Jeff      

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Posted by BaltACD on Friday, March 19, 2021 6:22 AM

jeffhergert
An Engine Foreman is/was the title for a yard switch engine conductor.  Like everything else, it could be railroad or era specific.  Our yard jobs now just have a foreman and maybe a switchman/helper.

A Road Foreman of Engines (some used Equipment instead) and a Travelling Engineer were the same.  The title used depended on the railroad.  UP now calls them Manager of Operating Practices.  They are, as pointed out earlier, management that supervises engineers in various ways.

They are the ones who help develop instructions on how to run these big trains the railroads like so well, even though they've never run one except on a simulator.

Jeff    

On CSX, at least before I retired, the 'Manager of Operating Practices' was the individual who was the 'rules expert' on the operating Division to which they were assigned and were also a member of the System Rules Committee - that was charged with the responsibility of keeping the Operating Rules current and effective.

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Posted by adkrr64 on Friday, March 19, 2021 6:24 AM

jeffhergert
  UP now calls them Manager of Operating Practices

That is a great title. Now, when there is a problem in the field, they can call out the MOPs to help clean up the mess!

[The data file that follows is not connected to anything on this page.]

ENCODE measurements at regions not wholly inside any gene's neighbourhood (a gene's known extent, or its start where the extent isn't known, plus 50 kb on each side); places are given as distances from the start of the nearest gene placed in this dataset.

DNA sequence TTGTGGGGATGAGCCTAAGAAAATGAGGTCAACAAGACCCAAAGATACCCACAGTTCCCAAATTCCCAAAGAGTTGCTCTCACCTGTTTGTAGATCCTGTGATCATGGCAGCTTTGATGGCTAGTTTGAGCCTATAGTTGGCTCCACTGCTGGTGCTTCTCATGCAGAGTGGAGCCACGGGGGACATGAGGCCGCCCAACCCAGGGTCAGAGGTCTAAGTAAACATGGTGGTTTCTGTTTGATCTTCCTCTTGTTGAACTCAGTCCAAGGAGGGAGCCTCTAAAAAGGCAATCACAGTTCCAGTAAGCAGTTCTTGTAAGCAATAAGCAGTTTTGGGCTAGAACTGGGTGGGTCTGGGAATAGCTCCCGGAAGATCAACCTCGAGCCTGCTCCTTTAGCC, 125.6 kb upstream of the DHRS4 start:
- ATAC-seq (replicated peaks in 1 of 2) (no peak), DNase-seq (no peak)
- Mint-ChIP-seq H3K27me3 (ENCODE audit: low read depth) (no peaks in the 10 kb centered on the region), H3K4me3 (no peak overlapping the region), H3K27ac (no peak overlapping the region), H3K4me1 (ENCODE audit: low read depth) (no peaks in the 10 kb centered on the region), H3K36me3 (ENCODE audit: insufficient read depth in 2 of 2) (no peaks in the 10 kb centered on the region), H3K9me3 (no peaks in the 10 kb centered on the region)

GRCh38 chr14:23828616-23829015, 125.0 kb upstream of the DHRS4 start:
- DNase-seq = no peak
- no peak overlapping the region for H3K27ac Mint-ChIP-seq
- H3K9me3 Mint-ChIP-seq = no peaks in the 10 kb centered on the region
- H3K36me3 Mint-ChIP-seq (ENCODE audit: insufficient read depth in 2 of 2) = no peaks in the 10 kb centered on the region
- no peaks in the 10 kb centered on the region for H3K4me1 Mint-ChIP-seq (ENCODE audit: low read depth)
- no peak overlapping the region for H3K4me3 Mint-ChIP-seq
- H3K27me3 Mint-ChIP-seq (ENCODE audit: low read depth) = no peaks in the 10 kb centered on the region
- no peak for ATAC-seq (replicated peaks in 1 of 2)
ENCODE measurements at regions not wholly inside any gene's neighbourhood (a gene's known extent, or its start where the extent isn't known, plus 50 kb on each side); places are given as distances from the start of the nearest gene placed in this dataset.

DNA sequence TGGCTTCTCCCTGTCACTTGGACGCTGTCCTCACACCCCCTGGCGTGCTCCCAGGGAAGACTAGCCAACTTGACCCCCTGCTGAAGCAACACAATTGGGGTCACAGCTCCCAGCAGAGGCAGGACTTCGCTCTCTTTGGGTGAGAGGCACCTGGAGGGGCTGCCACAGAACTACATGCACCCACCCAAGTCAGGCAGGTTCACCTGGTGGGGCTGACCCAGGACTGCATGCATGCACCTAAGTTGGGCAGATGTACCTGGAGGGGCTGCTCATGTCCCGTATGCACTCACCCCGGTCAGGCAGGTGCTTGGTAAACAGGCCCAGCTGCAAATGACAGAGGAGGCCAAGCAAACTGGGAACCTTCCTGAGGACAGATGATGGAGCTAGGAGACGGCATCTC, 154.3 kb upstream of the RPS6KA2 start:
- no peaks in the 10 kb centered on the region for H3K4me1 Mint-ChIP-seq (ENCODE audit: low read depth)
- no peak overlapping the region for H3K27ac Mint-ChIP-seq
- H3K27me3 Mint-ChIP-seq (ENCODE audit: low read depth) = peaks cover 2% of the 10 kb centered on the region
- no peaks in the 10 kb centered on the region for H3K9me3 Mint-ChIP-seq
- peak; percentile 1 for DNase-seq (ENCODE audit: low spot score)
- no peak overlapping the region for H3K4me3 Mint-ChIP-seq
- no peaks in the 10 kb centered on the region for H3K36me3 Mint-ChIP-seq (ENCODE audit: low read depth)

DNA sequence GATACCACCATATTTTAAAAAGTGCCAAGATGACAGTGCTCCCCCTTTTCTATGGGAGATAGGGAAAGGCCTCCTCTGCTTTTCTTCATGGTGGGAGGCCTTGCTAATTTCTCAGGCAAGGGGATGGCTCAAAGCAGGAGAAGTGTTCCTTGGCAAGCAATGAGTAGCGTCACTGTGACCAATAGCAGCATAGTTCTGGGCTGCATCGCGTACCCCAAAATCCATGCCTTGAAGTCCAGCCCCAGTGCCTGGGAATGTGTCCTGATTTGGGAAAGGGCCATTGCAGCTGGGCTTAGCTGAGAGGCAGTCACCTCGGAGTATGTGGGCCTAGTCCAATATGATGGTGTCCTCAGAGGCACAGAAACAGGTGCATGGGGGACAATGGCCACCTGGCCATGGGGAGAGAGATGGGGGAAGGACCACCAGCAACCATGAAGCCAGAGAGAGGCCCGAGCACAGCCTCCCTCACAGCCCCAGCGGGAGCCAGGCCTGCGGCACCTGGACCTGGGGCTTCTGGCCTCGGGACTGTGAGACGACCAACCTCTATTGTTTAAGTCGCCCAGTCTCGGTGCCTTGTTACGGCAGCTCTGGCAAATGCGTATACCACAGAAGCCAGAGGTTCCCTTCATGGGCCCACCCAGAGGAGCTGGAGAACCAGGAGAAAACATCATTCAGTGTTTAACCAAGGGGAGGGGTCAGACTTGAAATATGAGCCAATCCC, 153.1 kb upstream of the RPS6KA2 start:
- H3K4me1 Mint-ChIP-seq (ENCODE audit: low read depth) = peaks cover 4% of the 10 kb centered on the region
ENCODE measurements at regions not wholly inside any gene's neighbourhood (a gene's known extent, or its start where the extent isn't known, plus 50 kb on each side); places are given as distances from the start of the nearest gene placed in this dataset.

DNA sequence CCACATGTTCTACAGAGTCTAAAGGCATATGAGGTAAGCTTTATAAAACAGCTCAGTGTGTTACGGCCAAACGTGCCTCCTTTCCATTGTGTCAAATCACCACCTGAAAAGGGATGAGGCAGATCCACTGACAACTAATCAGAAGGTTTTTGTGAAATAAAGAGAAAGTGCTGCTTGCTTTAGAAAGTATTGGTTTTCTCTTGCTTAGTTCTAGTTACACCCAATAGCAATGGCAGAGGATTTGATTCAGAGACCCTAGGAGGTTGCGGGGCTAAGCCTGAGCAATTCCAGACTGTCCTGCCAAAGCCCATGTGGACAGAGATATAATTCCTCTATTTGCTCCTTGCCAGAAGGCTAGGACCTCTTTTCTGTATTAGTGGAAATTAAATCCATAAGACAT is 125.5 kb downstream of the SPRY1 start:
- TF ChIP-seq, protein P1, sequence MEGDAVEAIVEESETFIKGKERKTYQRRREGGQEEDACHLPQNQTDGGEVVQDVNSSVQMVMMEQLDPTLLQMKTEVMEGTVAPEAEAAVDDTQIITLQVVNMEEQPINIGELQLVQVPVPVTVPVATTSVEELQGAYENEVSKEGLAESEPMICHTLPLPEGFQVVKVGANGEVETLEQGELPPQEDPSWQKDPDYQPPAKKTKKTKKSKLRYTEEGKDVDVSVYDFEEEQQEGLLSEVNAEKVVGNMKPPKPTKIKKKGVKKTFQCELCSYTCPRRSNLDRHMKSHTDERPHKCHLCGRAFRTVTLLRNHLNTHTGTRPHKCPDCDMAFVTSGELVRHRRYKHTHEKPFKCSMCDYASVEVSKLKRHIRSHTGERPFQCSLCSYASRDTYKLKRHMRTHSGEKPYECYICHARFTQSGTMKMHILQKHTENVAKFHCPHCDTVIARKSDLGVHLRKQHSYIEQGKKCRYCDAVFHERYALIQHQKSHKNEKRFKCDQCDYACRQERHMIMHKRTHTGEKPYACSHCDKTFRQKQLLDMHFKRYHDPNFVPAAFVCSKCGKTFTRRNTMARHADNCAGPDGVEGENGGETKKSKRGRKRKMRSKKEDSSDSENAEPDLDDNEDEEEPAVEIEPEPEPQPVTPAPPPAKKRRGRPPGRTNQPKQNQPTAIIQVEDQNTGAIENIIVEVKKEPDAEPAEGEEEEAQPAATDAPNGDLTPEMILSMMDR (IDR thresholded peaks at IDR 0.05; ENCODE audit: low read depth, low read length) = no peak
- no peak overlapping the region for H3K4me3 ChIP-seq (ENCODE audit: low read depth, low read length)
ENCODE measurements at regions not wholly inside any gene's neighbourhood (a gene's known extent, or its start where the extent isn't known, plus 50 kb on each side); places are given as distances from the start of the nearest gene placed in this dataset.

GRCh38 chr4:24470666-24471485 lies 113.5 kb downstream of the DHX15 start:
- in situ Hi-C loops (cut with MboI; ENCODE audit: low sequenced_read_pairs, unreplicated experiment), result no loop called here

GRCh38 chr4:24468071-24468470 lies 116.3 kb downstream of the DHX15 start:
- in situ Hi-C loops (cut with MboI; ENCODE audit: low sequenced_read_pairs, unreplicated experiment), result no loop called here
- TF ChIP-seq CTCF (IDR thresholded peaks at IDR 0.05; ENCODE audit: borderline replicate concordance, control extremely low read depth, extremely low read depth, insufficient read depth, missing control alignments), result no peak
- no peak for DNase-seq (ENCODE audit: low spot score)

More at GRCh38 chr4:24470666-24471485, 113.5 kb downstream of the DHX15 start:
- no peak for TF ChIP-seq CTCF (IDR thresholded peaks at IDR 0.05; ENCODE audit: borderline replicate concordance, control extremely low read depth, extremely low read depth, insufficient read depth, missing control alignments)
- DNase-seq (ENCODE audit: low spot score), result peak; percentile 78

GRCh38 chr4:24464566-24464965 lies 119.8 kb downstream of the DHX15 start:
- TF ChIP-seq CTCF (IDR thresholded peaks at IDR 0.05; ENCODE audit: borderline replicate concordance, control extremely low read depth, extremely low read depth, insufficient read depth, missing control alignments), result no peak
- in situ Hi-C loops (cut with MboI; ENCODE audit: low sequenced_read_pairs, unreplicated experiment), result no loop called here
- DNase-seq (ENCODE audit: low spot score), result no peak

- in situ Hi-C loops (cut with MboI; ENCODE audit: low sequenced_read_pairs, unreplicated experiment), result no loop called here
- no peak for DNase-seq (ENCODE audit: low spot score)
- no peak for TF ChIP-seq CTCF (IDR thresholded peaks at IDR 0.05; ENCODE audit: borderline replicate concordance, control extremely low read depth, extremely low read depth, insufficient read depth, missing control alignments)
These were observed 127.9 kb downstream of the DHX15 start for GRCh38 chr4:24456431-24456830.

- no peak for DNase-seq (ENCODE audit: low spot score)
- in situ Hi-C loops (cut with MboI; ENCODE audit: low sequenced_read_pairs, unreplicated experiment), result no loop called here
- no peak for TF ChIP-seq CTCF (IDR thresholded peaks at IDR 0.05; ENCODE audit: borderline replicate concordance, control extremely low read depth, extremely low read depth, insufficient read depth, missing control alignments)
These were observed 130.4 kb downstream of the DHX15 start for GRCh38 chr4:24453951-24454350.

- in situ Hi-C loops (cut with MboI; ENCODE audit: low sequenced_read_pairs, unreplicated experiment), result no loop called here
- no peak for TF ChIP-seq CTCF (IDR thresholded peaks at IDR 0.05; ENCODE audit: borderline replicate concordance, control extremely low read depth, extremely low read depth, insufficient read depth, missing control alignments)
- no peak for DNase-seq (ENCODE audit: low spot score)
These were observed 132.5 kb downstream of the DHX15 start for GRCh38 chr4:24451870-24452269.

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Posted by Overmod on Friday, March 19, 2021 5:04 PM

As I recall, the Missouri Pacific merger had a similar nickname... and if you include the railroad name, as there, the acronym grows still better.

Provided of course that the 'management' so described is both diligent (not usually an issue for them) and competent (which is less assured)

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Posted by Paul of Covington on Friday, March 19, 2021 7:03 PM

adkrr64

 

 
jeffhergert
  UP now calls them Manager of Operating Practices

 

That is a great title. Now, when there is a problem in the field, they can call out the MOPs to help clean up the mess!

 

   If I remember correctly, about the time of the UP-SP merger, TRAINS had an article about SP operations where they said SP tried the title "Master Of Freight Operations" until field personnel started pronouncing the acronym.

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Posted by Lithonia Operator on Friday, March 19, 2021 9:46 PM

Paul of Covington

 

 
adkrr64

 

 
jeffhergert
  UP now calls them Manager of Operating Practices

 

That is a great title. Now, when there is a problem in the field, they can call out the MOPs to help clean up the mess!

 

 

 

   If I remember correctly, about the time of the UP-SP merger, TRAINS had an article about SP operations where they said SP tried the title "Master Of Freight Operations" until field personnel started pronouncing the acronym.

 

Big Smile Big Smile

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Posted by mvlandsw on Friday, March 19, 2021 11:51 PM

I was once offered the job a long time ago. I wasn't interested. It involved a lot of paper work(now computer) and everyone's problems become your problems.

I'd rather just play with the trains.

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Posted by CSSHEGEWISCH on Saturday, March 20, 2021 10:13 AM

mvlandsw

I was once offered the job a long time ago. I wasn't interested. It involved a lot of paper work(now computer) and everyone's problems become your problems.

I'd rather just play with the trains.